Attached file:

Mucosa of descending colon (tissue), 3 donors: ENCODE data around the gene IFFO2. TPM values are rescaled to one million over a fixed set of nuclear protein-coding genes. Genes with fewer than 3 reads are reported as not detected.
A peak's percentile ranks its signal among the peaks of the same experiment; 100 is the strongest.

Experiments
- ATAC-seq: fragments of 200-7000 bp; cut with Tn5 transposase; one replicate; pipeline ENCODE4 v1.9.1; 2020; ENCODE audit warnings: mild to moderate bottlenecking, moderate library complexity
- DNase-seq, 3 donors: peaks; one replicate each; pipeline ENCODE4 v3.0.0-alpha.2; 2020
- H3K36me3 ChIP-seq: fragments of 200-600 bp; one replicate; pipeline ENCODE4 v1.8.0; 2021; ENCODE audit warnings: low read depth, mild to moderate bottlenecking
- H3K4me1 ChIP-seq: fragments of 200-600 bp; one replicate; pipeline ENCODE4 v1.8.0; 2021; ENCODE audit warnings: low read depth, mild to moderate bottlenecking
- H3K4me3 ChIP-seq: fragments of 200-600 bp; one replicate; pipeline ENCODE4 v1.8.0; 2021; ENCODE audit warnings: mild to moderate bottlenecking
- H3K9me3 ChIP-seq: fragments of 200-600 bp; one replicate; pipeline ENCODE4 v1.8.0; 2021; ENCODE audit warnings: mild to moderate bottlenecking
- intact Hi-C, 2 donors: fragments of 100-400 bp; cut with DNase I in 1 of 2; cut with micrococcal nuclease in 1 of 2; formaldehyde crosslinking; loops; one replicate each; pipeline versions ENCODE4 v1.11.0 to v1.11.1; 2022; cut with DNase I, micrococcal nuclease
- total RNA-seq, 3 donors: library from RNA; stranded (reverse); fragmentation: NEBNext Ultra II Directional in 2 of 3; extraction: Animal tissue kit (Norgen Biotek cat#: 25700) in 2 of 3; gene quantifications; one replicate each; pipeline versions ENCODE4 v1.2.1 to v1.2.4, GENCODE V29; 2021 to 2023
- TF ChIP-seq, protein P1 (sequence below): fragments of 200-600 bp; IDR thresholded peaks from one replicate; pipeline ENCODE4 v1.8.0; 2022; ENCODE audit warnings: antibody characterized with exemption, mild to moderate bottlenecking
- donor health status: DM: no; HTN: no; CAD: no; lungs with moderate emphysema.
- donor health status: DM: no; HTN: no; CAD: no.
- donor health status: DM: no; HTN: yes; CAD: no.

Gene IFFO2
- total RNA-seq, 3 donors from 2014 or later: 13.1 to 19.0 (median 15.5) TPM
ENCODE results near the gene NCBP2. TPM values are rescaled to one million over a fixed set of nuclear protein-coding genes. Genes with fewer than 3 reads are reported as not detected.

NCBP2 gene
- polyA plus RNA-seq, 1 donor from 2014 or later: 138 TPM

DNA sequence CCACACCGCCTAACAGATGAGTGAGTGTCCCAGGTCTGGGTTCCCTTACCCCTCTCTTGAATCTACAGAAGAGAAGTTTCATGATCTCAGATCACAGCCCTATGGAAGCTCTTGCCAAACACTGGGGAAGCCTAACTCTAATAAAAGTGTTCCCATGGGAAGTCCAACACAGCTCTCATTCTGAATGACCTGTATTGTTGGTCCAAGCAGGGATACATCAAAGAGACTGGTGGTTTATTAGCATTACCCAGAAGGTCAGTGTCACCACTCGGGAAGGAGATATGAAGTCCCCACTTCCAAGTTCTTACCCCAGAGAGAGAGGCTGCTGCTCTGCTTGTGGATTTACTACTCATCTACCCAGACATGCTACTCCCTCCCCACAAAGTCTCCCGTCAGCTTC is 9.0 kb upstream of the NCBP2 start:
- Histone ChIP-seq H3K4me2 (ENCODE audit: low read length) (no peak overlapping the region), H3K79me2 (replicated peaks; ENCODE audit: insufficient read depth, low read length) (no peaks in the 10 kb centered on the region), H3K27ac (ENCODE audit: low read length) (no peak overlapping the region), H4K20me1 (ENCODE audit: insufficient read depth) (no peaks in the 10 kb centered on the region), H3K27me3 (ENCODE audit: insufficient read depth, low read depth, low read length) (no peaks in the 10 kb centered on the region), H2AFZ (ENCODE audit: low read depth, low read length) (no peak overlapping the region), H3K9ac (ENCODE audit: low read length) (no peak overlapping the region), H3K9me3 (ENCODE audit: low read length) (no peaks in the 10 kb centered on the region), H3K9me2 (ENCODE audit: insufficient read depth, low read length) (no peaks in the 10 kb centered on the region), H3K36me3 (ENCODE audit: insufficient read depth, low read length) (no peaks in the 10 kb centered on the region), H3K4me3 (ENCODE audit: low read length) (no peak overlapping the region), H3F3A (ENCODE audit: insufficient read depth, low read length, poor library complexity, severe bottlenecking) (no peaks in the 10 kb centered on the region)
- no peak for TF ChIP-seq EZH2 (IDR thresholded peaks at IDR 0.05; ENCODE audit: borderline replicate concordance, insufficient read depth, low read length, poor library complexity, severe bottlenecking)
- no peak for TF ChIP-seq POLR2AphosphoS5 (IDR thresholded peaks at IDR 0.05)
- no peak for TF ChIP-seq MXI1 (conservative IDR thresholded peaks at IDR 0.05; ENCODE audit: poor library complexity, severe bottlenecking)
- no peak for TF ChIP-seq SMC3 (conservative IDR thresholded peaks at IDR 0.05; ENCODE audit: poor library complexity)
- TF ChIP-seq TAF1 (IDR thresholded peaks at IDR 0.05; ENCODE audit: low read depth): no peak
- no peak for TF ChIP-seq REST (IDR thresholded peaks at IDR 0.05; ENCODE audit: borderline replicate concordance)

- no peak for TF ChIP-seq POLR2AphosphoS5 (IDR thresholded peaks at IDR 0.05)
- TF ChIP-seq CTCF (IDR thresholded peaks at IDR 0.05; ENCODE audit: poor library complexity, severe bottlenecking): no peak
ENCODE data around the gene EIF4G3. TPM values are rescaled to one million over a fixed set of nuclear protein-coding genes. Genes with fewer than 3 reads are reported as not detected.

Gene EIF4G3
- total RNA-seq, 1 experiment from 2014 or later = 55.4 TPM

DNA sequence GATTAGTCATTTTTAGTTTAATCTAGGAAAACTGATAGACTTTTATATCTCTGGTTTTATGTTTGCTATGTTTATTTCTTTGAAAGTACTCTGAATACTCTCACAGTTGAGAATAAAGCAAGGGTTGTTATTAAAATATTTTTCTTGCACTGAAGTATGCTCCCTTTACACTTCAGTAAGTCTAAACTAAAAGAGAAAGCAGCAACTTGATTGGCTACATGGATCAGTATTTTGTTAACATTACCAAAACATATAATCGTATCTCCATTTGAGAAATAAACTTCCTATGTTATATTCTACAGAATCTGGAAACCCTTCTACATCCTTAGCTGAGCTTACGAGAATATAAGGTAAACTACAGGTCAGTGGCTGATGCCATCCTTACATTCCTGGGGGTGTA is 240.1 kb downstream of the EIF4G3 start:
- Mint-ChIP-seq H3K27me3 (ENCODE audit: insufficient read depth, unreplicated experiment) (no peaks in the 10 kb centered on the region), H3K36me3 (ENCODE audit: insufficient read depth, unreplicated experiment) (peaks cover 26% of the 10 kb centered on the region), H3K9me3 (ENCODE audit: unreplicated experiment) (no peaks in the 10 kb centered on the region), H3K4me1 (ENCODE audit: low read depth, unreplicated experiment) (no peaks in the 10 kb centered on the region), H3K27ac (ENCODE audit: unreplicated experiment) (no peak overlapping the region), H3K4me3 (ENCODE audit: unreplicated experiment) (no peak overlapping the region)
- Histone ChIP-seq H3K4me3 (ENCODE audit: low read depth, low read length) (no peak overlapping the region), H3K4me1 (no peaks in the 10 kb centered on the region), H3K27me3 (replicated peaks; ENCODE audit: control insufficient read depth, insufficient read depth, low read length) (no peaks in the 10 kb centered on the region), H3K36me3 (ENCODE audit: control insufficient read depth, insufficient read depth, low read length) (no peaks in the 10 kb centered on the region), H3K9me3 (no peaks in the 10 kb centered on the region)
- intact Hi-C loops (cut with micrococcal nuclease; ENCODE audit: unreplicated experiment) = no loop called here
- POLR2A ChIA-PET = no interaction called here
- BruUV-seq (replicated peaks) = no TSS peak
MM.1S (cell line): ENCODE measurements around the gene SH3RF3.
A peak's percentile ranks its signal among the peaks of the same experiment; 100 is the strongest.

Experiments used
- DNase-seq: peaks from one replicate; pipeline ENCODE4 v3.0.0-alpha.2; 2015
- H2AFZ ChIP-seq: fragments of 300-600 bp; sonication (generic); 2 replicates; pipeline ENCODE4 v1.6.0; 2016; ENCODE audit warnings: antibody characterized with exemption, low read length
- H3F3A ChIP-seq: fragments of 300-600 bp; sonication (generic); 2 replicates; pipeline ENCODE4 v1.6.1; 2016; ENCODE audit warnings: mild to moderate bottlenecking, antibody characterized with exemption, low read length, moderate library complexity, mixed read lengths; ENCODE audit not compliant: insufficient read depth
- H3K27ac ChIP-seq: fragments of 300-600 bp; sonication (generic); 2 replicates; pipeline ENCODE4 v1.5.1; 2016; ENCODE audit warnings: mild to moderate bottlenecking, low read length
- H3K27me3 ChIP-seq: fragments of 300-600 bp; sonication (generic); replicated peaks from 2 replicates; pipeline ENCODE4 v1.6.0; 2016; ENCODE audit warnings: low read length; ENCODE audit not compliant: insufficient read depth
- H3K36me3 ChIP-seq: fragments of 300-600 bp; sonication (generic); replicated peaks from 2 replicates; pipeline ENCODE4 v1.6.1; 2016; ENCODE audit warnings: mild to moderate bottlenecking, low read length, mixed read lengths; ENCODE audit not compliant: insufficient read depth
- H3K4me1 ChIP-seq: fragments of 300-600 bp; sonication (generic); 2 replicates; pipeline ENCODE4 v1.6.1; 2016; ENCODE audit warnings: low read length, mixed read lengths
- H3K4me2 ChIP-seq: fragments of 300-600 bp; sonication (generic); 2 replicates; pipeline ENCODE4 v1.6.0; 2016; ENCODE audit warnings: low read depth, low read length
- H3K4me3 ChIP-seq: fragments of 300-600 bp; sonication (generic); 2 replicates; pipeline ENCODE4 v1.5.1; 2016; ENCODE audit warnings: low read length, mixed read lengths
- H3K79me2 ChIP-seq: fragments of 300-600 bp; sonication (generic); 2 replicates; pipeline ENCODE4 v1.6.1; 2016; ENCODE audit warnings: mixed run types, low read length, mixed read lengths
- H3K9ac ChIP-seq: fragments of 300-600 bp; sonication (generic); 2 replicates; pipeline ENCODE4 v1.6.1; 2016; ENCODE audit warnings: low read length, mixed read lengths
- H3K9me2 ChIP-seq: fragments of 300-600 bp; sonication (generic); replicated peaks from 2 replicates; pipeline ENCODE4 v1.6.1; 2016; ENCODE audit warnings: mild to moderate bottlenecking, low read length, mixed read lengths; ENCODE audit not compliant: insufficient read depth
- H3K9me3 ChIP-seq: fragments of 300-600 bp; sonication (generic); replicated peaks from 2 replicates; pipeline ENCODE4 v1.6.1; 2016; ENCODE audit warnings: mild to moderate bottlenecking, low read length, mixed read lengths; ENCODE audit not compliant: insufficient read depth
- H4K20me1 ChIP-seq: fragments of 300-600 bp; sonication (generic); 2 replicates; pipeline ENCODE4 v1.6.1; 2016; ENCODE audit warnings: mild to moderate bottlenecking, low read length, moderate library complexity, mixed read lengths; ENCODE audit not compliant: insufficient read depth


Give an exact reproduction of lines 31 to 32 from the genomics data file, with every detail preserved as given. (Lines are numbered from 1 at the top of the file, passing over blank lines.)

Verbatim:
ENCODE data around the gene EIF4G3. TPM values are rescaled to one million over a fixed set of nuclear protein-coding genes. Genes with fewer than 3 reads are reported as not detected.

Gene EIF4G3